An adjunct gets promoted

It has hardly been an ideal beginning for Sven-Goran Eriksson's assistant STEVE McCLAREN, now the Swede's successor as England manager.

A sports columnist with an evident gift for euphemism recently described the new England manager, Steve McClaren, as striding into Soho Square's Football Association (FA) offices to begin his reign. I'd have thought shuffled, sidled, slunk or slipped might, in the circumstances, have been better words. For McClaren, previously the adjunct of the disastrous Sven-Goran `Greed is Good' Eriksson has hardly arrived to a fanfare of trumpets.

He is there, you might say, by default, after an embarrassingly clumsy attempt by the relevant, or irrelevant, FA committee to persuade Big Phil Scolari, Brazilian manager of Portugal, to take the job. He was pursued by the hapless chief executive of the FA, Brian Barwick, to Europe only to refuse an offer, which, according to Barwick, was never actually made to him. The propulsive force behind it came from the ever active David Dein, mover, shaker and instigator, the vice president of Arsenal, who wasn't even on the original committee but somehow managed, not untypically, to talk his way on to it. Give Dein his due; it was he to whom the Gunners can be endlessly grateful for procuring them the services of Arsene Wenger under whom the club has thrived and flourished. But, at Soho Square, the worms eventually turned and Dein was voted off the FA Board.

There was still, in fact, plenty of time to make the appointment. Indeed a whole fistful of countries would change managers after they had taken part in the World Cup — amongst them Brazil, Poland, Germany, Argentina and Italy. In some cases the managers themselves — like Italy's Marcello Lippi, Argentina's Jose Pekerman and Germany's Juergen Klinsmann — decided to stand down of their own accord. Others, such as the USA's Bruce Arena, got the bullet.

So McClaren it worryingly was. Not least because early in the year it was revealed by the captain and now manager of Middlesbrough, Gareth Southgate, that McClaren had been assailed by what the French call a `crise de herfs', some kind of a crisis, and senior players had to take over the running of a team which had just lost 7-0 at Arsenal and even 4-0 at home to modest Aston Villa. This is hardly the ideal augury for a man now due to face the slings and arrows of media criticism which at one time or another assail an England manager.

To compound all this, it was announced just days before McClaren strode, or whatever he did, into his new office that, incomprehensibly, his handling agents had taken on the counsels of the ineffable Max Clifford. What the FA must think of this is beyond speculation. Clifford it was, the arch wheeler and dealer in "sensational" news, who had acted as agent for Faria Alam, the exotic secretary who had affairs both with Sven-Goran Eriksson and with the then chief executive of the FA, Mark Palios, selling the lubricious details to the tabloid press for some GBP 500,000. She later tried to involve another executive in David Davies, but when the case came to court it was ignominiously thrown out.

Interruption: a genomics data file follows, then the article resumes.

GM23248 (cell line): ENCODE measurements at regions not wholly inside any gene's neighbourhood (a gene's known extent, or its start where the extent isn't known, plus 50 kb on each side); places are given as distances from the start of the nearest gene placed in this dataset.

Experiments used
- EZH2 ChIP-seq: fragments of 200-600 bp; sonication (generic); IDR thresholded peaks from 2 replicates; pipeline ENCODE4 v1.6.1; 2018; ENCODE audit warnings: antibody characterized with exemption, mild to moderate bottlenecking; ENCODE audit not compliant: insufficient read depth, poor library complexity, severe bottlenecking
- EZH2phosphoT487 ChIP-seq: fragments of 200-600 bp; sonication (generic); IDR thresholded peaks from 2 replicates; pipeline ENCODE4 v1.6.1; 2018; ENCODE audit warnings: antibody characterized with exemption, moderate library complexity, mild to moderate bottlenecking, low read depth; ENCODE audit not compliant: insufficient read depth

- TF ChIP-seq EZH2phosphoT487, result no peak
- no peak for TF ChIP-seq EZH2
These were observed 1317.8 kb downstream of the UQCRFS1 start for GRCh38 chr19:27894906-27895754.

It was Clifford, too, who had acted for Rebecca Loos, the girl who kissed and told after an affair with David Beckham.

Clifford also sold to a Sunday tabloid the tale of the liaison between a young actress and David Mellor, the egregious ex Tory politician and self-styled football expert, inventing the detail that Mellor had romanced her while wearing a Chelsea Jersey. True, McClaren claims never actually to have met Clifford, who has been engaged as an advisor to the agents of whom he is one of the major clients. Yet it is not denied that some months back, Clifford did act for McClaren to divert the potential flak after he had had a three-month fling with his secretary (why is it so often and so embarrassingly just a secretary?) making it clear that during that period McClaren was temporarily estranged from his wife. To hear that Clifford will have nothing to do with the running of the England team itself is hardly the ultimate reassurance. At the very least, one must seriously question McClaren's judgement. It's hardly the ideal beginning.

McClaren, it is said, will now sort out the England dressing room but will he? What is needed above all is surely to be rid of David Beckham whose influence over Eriksson was all-powerful. Such as when, in the middle of last season, he was ludicrously and disastrously used in a kind of nebulous quarter back's midfield role against Wales in Cardiff and Northern Ireland in Belfast; where England calamitously lost.

Keeping Beckham, the eternal one track pony, on the right flank where he has neither the pace nor the skill to do the classical winger' s job of going outside the back and heading for the goal line, may pay off with the occasional goal from a dead-ball kick, as it did a couple of times in Germany. Yet we have seen when the likes of genuine right wingers such as Aaron Lennon, twice in the World Cup, and Shaun Wright-Phillips have come on, how much more damage they can do. Beckham has now magnanimously renounced the England captaincy, but he should surely now be put out to graze.

McClaren wanted to be flanked in office by Alan Shearer and Terry Venables. Shearer, just retired from football, has already turned him down, electing instead to be a commentator for the BBC. Venables wants to coach, which he does very well, rather than just advise. His own time in charge of England was an anticlimax even though, with some luck, he did get them to the semifinals of Euro '96 at Wembley. He should have had the job several years earlier when at his peak with Barcelona, but the old fogeys of the FA feared his energy. Perhaps, though he could at least save McClaren from making basic errors.